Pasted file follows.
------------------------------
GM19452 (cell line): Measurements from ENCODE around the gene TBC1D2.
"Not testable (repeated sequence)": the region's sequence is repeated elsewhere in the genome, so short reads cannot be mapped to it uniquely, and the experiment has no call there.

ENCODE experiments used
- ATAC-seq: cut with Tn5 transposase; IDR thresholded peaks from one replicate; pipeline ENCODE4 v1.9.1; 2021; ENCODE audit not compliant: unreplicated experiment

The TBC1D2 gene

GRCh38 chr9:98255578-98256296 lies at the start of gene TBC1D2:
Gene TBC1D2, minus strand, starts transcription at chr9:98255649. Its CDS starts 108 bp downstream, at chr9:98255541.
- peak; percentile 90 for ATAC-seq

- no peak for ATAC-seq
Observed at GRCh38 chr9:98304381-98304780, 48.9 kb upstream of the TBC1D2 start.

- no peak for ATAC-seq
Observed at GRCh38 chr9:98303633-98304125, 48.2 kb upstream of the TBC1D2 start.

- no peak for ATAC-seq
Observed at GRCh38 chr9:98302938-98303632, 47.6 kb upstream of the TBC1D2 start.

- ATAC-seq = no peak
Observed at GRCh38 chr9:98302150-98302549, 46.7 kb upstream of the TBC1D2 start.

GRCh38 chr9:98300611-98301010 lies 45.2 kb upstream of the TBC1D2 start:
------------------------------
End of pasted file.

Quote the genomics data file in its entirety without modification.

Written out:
GM19452 (cell line): Measurements from ENCODE around the gene TBC1D2.
"Not testable (repeated sequence)": the region's sequence is repeated elsewhere in the genome, so short reads cannot be mapped to it uniquely, and the experiment has no call there.

ENCODE experiments used
- ATAC-seq: cut with Tn5 transposase; IDR thresholded peaks from one replicate; pipeline ENCODE4 v1.9.1; 2021; ENCODE audit not compliant: unreplicated experiment

The TBC1D2 gene

GRCh38 chr9:98255578-98256296 lies at the start of gene TBC1D2:
Gene TBC1D2, minus strand, starts transcription at chr9:98255649. Its CDS starts 108 bp downstream, at chr9:98255541.
- peak; percentile 90 for ATAC-seq

- no peak for ATAC-seq
Observed at GRCh38 chr9:98304381-98304780, 48.9 kb upstream of the TBC1D2 start.

- no peak for ATAC-seq
Observed at GRCh38 chr9:98303633-98304125, 48.2 kb upstream of the TBC1D2 start.

- no peak for ATAC-seq
Observed at GRCh38 chr9:98302938-98303632, 47.6 kb upstream of the TBC1D2 start.

- ATAC-seq = no peak
Observed at GRCh38 chr9:98302150-98302549, 46.7 kb upstream of the TBC1D2 start.

GRCh38 chr9:98300611-98301010 lies 45.2 kb upstream of the TBC1D2 start: